They don't have Wes Welker. They don't have Rob Gronkowski or, for that matter, Aaron Hernandez. Their rookie receivers looked lost at times, their tight ends were all but useless (at least as far as receiving is concerned), and their lead back couldn't hold onto the ball.
But the New England Patriots still have Tom Brady. On Sunday, that was enough to beat the Buffalo Bills.
Brady engineered their 36th game-winning fourth-quarter comeback of his career, driving the Patriots 49 yards in 12 plays to set up a 35-yard Stephen Gostkowski field goal with five seconds to play that lifted them to a skin-of-their-teeth 23-21 victory, their 10th consecutive Opening Day win.
It salvaged an afternoon in which the Pats committed two turnovers that led directly to 14 Buffalo points, committed another that cost them seven points of their own, and found them trailing 21-17 with nearly 11 minutes left.
"I didn't have a lot of doubt [that the Pats could pull it out]," said Brady. "I felt like that's what we were capable of doing."
"Tom, as always, competed as he always does and made some great throws at critical times," said coach Bill Belichick.
At the beginning, it didn't seem like the the Pats would need a fourth-quarter comeback on this day.
A C.J. Spiller fumble -- forced by Kyle Arrington and recovered by Tommy Kelly -- gave the Patriots the ball on the Buffalo 16, and Brady rifled a nine-yard scoring pass to Julian Edelman 47 seconds later for a 7-0 lead. Then, after a 16-yard punt return by Edelman set up New England at the 50, Gostkowski finished off a nine-play drive with a 48-yard field goal that made it 10-0.
That was how the first quarter ended, and the Pats continued their domination in the next quarter as they drove to the Buffalo 24. But that's when Stevan Ridley committed the second -- and last -- of his fumbles for the day (the Pats had recovered the first), stumbling to the ground untouched and dropping the ball. Da'Norris Searcy picked it up and raced 74 yards for a touchdown. It cut the Patriots' lead to 10-7 and earned Ridley a seat on the bench for the rest of the day.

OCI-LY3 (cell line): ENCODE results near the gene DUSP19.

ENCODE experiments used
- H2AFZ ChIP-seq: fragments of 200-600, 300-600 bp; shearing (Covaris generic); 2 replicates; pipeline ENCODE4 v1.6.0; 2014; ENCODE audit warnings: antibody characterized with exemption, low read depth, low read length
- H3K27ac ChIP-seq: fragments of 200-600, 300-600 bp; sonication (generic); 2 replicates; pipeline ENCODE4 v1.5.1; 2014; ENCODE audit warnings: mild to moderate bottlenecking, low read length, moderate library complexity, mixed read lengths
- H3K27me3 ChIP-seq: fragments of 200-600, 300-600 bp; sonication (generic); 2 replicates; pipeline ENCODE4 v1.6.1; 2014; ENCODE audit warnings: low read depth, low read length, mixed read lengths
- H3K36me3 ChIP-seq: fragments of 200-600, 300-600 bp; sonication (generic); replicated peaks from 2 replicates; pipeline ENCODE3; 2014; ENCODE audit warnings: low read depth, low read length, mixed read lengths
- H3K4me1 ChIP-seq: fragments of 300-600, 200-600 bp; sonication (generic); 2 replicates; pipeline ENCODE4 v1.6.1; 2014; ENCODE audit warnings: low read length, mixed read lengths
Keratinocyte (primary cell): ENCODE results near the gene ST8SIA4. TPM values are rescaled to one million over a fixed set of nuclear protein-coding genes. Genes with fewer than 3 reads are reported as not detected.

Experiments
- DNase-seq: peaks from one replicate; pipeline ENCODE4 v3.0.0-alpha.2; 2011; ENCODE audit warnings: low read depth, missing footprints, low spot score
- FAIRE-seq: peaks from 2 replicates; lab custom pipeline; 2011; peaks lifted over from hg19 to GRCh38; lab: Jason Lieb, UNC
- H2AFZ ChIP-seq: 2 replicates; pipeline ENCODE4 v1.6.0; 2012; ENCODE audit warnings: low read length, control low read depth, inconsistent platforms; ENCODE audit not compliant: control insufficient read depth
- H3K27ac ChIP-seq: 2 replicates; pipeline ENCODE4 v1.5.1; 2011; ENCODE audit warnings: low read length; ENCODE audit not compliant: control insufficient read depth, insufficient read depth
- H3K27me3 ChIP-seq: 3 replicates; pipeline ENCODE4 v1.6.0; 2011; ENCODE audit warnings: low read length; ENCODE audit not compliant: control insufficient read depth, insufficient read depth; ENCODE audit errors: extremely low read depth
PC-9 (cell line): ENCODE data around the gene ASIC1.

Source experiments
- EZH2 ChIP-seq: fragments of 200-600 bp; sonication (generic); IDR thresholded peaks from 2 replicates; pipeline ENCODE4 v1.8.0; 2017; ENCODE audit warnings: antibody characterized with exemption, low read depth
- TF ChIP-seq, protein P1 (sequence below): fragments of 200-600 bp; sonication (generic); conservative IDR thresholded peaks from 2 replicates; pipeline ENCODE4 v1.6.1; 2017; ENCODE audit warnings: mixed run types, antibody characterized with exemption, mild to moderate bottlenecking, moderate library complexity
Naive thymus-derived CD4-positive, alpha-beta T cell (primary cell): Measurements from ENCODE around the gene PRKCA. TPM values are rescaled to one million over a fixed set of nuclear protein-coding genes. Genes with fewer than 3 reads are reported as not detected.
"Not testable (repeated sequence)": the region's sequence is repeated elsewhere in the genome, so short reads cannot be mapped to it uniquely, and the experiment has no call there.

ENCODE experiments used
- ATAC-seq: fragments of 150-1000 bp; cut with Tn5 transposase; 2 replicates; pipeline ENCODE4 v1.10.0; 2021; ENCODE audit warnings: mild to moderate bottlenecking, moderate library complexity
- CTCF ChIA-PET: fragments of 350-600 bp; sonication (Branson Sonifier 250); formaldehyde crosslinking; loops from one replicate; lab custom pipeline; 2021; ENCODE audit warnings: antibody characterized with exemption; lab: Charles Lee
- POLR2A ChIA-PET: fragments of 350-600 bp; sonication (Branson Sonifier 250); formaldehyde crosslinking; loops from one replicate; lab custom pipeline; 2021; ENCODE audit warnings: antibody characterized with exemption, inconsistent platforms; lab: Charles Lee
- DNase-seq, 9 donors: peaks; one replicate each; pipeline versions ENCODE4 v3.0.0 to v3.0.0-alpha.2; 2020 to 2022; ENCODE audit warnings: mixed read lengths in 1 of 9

New England recovered nicely; Arrington forced another fumble -- Rob Ninkovich recovered this one -- and the Pats got the ball on the Buffalo 32. It took four plays for them to capitalize, as Brady hooked up again with Edelman for an eight-yard TD that made it 17-7. And they seemed poised to add to the lead when the defense forced a three-and-out, allowing Brady and company to take over on their own 25 with 1:14 left in the half.
But Justin Rogers stole the ball from rookie tight end Zack Sudfeld on the New England 31 on a second-and-four pass, and returned it to the 18. On the next play, E.J. Manuel hit Robert Woods in the end zone . . . and a game the Pats could have led by as many as 24 points was suddenly 17-14 at halftime.
"We let them back in the game with some turnovers," said Belichick. "We got to take care of the ball better, that's all there is to it."
And -- astoundingly -- it got worse.
First, the Bills went 80 yards in 11 plays after the second-half kickoff, with an 18-yard, Manuel-to-Steve Johnson pass putting Buffalo ahead 21-17.
Then, the Pats drove from their 20 to the Buffalo 1, where they faced a fourth down. Belichick went for the touchdown instead of the field goal, but Brady fumbled the snap and the Bills recovered . . . the third lost turnover of the day, costing them seven more points.
And then, when they got deep into Buffalo territory on their NEXT possession, both Edelman and Kenbrell Thompson led catchable passes go through their hands in the end zone. They eventually got to the 5, but that's where the drive stalled and they were forced to settle for a 33-yard Gostkowski field goal that cut Buffalo's lead to 21-20 with 10:52 left.
The Pats' defense then stepped up, holding the Bills to only one first down on their next two possessions and keeping the score at 21-20.
It was enough, however, to get them in field-goal range. That's all Brady needed.
He simplified things on the last drive -- which started at the New England 34 with 4:31 left -- by turning exclusively to the three players on the field he trusted: Edelman, Danny Amendola and Shane Vereen. He completed a six-yard pass to Amendola on a third-and-three for a first down; found Amendola again on the Buffalo 29 with a 10-yard pass on a third-and-eight, and then -- for only the second time in the drive -- called a running play that caught the Bills defense flat-footed. Vereen burst off left tackle, got to the outside and stayed in bounds as the raced 15 yards to the Bills 14 with 56 seconds to go, putting them well within Gostkowski's range.
"That was a huge run [Vereen] had at the end," said Belichick, "[to] get us down in field-goal range, keep the ball in bounds and force them to use another time out. It was a good play and it was a smart play."
Brady called two more runs to run down the clock and position the ball for Gostkowski, and the veteran kicker drilled it through the middle for the victory.
"We got a long way to go," said Brady. "We got a long of work ahead of us . . . But it's good to start with a win."